17 February 2012 — MSM Information war over Syria — RT
As the anti-Syrian government resolution gets pushed through at the UN General Assembly, RT looks at the way the mainstream media have been fighting the battle of American officials.
As the Syrian crisis peaked, diplomatic tensions were flying high at the UN.
‘The United States is disgusted that a couple of members prevent us from fulfilling our sole purpose here’, said U.S. Ambassador to the UN Susan Rice on February 4th, after Russia and China double vetoed a regime change resolution on Syria.
As clashes on the ground in Syria continued for 10 months, American officials switched on the traditional approach of dealing with regimes they just don’t like.
‘Assad is crazy, he is a brutal dictator, he is killing his own people – this is the same narrative that we heard about Ghaddafi’, said journalist Don Debar.
The mainstream media has been right there to echo whatever spin was presentedby those in power.
‘They identify with people in power, they echo what those people say. Secondly, they don’t look too closely at the facts’,said media critic and blogger Danny Schechter.
An information war kick started as Russia and China refused to stand behind America’s position, as news headlines attacked the two countries without detail or context.
‘It’s a crack in the wall of lies, or a rip in the tissue of lies – being presented by the media here. If you look closely, or even at all, at what Russia was saying that there is violence taking place on both sides you’d understand that what was happening was an armed insurgency backed by people from the outside’,said journalist Don Debar.
This is an inconvenient truth, however, as the media have long dubbed the armed groups a popular democratic uprising, dividing a line between ‘the oppressors’ and ‘the oppressed’.
With all the yelling and screaming, there is no time to think about who the opposition might really be and what a toppled regime could lead to.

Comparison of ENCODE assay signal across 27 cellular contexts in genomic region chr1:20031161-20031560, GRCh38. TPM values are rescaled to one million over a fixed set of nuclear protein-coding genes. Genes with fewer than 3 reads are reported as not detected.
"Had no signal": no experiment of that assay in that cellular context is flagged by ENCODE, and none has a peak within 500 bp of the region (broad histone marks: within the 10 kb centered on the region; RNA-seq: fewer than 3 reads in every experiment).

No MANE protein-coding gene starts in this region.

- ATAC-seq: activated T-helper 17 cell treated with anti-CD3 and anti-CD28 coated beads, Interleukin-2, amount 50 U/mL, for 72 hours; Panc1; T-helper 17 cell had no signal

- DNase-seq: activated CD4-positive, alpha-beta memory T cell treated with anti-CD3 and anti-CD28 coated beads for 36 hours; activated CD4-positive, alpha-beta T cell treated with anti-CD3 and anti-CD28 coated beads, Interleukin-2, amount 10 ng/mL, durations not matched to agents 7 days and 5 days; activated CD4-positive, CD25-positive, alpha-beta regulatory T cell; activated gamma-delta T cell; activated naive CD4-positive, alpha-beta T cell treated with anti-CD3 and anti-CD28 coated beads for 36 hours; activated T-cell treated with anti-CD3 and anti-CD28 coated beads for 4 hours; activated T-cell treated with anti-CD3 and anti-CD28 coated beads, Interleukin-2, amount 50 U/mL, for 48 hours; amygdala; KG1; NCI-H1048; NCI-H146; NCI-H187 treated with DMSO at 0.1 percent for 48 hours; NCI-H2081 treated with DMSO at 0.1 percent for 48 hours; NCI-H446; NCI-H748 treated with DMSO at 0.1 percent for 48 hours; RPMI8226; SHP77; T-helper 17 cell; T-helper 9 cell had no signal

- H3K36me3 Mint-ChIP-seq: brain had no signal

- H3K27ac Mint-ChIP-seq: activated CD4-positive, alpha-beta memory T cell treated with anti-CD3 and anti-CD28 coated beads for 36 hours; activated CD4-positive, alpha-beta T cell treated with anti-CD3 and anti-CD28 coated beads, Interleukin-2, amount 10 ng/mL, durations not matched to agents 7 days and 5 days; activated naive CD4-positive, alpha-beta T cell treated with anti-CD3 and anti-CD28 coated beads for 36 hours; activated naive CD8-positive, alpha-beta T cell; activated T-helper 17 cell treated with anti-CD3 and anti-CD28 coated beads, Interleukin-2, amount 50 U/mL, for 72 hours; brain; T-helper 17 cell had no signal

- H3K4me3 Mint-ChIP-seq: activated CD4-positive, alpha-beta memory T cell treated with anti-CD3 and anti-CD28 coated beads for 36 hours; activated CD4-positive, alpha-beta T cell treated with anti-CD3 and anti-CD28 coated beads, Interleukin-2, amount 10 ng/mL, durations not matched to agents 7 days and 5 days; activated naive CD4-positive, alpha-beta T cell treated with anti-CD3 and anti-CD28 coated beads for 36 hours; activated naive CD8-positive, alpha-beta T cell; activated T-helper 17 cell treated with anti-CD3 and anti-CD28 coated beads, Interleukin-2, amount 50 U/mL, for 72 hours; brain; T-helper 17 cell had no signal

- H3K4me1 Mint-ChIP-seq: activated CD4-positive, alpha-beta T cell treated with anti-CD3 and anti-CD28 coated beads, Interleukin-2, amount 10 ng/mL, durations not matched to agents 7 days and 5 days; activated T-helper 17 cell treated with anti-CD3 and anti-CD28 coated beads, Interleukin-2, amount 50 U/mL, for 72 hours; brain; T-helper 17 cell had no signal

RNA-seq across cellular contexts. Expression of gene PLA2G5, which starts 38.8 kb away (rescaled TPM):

‘It’s not enough to just say: Assad – bad, rebels – good. Who are these people? It’s always possible to replace a mediocre or a terrible regime with something that’s worse’, said editorial columnist and author Ted Rall.
Journalist Matt Lee of Inner City Press has been covering the UN for years, and knows all too well how the media like to approachwhat happens.
‘I cover the Security Council closely enough that I’ll say that the common sense, the knee-jerk answer to almost everything that happens there – Russia and China are wrong and the West is right. If you cover the Security Council, you might as well try to cover what actually happens. If you come in each day knowing in advance who’s good and who’s bad and what’s going to happen, I think you can miss a lot’, said Lee.
Especially when the coverage narrative varies depending on where on the map the conflict stems from.
‘This statement that you hear, ‘any leader who kills his own people has lost all legitimacy’. If that were the standard, I think a non-insubstantial percentage of the world’s leaders would have lost their legitimacy’, said Matthew Lee.
As the mainstream media stick with journalism by press release, Americans who don’t dig deeper themselves end up getting just one side of the story. With some facts amplified and others unexplained or simply left out, the media has gone from informing to misinforming the people.